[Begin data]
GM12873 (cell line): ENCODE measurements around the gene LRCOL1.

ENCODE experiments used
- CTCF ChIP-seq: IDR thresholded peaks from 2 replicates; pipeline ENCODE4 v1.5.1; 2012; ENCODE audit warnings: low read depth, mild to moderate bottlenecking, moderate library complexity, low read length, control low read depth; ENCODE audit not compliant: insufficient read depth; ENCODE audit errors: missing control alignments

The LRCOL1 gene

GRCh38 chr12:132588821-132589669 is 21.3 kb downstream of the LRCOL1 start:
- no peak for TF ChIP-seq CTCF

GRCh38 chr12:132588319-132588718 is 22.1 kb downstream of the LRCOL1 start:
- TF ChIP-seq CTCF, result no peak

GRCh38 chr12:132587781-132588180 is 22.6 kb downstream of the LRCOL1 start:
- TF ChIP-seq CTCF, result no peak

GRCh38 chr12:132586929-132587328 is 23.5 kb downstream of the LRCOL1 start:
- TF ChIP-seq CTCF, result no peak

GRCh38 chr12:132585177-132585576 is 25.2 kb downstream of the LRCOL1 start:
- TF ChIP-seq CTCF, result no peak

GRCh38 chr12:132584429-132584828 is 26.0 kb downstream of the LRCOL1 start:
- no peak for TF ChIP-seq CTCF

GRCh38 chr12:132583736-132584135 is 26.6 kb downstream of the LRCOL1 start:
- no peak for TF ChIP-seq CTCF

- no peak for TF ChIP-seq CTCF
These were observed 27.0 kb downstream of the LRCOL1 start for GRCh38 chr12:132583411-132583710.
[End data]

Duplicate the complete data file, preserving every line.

GM12873 (cell line): ENCODE measurements around the gene LRCOL1.

ENCODE experiments used
- CTCF ChIP-seq: IDR thresholded peaks from 2 replicates; pipeline ENCODE4 v1.5.1; 2012; ENCODE audit warnings: low read depth, mild to moderate bottlenecking, moderate library complexity, low read length, control low read depth; ENCODE audit not compliant: insufficient read depth; ENCODE audit errors: missing control alignments

The LRCOL1 gene

GRCh38 chr12:132588821-132589669 is 21.3 kb downstream of the LRCOL1 start:
- no peak for TF ChIP-seq CTCF

GRCh38 chr12:132588319-132588718 is 22.1 kb downstream of the LRCOL1 start:
- TF ChIP-seq CTCF, result no peak

GRCh38 chr12:132587781-132588180 is 22.6 kb downstream of the LRCOL1 start:
- TF ChIP-seq CTCF, result no peak

GRCh38 chr12:132586929-132587328 is 23.5 kb downstream of the LRCOL1 start:
- TF ChIP-seq CTCF, result no peak

GRCh38 chr12:132585177-132585576 is 25.2 kb downstream of the LRCOL1 start:
- TF ChIP-seq CTCF, result no peak

GRCh38 chr12:132584429-132584828 is 26.0 kb downstream of the LRCOL1 start:
- no peak for TF ChIP-seq CTCF

GRCh38 chr12:132583736-132584135 is 26.6 kb downstream of the LRCOL1 start:
- no peak for TF ChIP-seq CTCF

- no peak for TF ChIP-seq CTCF
These were observed 27.0 kb downstream of the LRCOL1 start for GRCh38 chr12:132583411-132583710.